Even though it became a strip club anthem, “Bandz A Make Her Dance” almost didn’t end up that way. While listening to the Mike WiLL Made It beat last year, Juicy J thought the song would make a great soundbed for a love song.
Then the Juice Man headed to the bathroom. “A lot of times when I’m recording, I smoke weed, I freestyle, and if I’m trying to get that last bar or that ending of the song, I’ll go to the bathroom, because I always come up with shit in the bathroom,” Juicy J says during the interview. “I mean, I’ve written many, many songs in the bathroom.”
Stay Trippy follows Juicy J’s run as an independent act and a major label artist with Three 6 Mafia, the group he formed with DJ Paul in Memphis, Tennessee in the mid-1990s. After the crew released its most recent album, 2008’s Last 2 Walk, Juicy J returned to his independent roots and released a string of indie projects, including the Rubba Band Business mixtape series.
“I was just doing songs with people from my hood,” Juicy J says. “I had a street team passing out mixtapes, and sometimes I would get out there and pass out a couple mixtapes myself, just to get the feeling back.”
While working on his mixtapes, Juicy J developed a relationship with Wiz Khalifa and strengthened his friendship with producer Dr. Luke. “As Three 6 was sort of disintegrating, we would get together and just write for fun,” Dr. Luke says to Billboard. “I’d go to his house [in L.A.]. He’d go to my house. When we were writing a bunch. This was before ‘Bandz’ but after [Three 6 Mafia’s 2005 hit single] ‘Stay Fly’. He was always grinding. He’d write a song every day, and he’d tell me, ‘One of them’s gonna go.'”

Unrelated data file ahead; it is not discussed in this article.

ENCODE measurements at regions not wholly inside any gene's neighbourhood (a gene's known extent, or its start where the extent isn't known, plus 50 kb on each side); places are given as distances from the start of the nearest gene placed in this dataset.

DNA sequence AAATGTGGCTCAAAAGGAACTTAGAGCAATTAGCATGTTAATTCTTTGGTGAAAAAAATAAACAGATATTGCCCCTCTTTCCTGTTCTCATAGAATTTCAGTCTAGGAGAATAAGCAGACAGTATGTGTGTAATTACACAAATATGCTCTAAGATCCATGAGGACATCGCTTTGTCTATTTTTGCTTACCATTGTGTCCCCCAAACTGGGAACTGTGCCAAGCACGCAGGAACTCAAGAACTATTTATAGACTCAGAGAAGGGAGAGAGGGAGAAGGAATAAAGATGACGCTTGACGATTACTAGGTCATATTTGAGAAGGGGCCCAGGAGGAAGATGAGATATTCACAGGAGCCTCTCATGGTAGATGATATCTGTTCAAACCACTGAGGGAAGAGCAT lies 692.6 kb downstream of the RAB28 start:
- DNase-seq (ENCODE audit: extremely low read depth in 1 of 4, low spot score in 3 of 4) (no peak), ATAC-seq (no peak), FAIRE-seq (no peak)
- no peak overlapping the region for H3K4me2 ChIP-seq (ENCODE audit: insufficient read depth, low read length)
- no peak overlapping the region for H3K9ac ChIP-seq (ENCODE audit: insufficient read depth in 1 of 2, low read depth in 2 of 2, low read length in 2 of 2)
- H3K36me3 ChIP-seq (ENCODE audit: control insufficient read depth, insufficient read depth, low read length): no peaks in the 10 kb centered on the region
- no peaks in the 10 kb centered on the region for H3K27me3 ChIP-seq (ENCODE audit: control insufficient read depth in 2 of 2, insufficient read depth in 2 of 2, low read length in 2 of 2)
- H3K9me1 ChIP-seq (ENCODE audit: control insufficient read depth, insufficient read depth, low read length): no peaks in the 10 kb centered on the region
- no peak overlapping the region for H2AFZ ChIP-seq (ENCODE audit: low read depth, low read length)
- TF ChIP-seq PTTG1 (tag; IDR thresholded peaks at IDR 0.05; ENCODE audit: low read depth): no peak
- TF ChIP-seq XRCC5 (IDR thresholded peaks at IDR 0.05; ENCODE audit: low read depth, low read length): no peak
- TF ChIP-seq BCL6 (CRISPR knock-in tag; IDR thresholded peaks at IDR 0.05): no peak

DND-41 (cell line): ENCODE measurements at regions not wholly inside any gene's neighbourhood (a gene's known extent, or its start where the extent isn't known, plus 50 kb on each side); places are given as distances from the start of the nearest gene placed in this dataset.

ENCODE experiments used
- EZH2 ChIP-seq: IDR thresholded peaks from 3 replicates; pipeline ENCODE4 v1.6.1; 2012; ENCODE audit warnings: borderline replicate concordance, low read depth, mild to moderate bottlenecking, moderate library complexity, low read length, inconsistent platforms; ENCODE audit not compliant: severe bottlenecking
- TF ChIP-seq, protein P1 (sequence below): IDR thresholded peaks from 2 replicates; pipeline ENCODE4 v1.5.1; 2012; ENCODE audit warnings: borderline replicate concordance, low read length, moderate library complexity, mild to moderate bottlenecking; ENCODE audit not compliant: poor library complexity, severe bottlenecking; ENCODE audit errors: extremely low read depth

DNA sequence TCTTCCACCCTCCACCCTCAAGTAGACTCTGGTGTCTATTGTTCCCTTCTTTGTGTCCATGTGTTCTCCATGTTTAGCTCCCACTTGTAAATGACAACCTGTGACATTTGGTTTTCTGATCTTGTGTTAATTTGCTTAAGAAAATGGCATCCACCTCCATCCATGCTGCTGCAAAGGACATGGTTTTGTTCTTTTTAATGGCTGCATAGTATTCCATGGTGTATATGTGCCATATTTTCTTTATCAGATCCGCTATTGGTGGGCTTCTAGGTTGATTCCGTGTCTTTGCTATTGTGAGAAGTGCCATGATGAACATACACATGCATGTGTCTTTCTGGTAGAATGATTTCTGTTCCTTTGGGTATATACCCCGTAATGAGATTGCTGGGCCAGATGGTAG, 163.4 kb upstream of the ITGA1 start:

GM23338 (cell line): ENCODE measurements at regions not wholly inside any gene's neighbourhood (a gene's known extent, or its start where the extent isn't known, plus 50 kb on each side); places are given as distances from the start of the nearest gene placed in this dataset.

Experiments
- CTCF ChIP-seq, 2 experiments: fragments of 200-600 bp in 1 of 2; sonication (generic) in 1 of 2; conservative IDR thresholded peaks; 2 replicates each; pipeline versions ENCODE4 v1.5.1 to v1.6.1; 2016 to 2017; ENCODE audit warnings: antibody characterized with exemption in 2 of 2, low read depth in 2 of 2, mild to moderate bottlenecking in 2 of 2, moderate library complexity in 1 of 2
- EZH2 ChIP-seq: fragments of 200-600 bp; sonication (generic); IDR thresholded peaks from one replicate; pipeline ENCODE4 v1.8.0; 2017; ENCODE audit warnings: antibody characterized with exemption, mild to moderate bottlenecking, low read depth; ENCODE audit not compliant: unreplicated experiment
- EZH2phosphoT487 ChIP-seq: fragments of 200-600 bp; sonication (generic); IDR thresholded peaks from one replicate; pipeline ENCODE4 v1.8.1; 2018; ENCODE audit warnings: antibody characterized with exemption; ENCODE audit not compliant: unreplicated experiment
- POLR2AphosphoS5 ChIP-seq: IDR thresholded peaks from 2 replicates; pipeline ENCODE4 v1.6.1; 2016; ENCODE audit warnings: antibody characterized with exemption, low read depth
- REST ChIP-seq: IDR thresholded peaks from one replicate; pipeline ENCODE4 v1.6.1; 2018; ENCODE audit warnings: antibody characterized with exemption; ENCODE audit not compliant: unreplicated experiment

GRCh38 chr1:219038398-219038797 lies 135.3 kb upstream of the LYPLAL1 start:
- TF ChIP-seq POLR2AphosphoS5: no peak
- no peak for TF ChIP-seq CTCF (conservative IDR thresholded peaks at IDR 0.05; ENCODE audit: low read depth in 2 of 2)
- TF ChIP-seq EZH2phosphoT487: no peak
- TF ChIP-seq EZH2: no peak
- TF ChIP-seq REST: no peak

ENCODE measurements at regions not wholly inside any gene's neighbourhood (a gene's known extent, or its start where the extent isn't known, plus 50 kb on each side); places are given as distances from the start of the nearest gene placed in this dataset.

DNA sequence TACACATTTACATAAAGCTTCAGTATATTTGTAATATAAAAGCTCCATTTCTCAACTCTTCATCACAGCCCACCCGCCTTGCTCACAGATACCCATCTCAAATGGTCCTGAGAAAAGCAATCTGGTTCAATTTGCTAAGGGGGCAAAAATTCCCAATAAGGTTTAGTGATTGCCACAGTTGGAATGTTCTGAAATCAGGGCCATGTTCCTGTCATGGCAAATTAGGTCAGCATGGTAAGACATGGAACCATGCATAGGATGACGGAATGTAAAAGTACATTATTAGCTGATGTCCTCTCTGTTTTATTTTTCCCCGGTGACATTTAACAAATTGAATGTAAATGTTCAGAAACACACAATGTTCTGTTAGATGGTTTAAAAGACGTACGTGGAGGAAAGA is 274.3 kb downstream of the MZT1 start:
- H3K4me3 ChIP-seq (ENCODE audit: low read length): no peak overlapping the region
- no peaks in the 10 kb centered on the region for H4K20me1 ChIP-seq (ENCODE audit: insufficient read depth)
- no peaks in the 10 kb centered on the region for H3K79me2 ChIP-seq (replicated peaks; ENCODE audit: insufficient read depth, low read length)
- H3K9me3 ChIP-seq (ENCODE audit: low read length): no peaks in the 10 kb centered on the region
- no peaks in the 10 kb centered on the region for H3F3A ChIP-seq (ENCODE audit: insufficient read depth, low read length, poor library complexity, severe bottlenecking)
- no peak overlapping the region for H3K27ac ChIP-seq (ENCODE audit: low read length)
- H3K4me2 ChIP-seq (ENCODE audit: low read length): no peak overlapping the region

Stay Trippy will be released through Dr. Luke’s Kemosabe imprint through Columbia Records, which also released several Three 6 Mafia projects.
Thanks to the success of “Bandz A Make Her Dance” and subsequent singles “Show Out” featuring Young Jeezy and Big Sean and “Bounce It” with Wale and Trey Songz, Juicy J is slated to appear at Rock The Bells 2013 and may headline a college tour this fall. The rapper-producer, who grew up poor in Memphis, says he uses that background as inspiration to succeed and to stay busy working.
“I come from nothing,” he says. “When I got a chance to make some money, I was like, ‘Man, I’m not ever going back.'”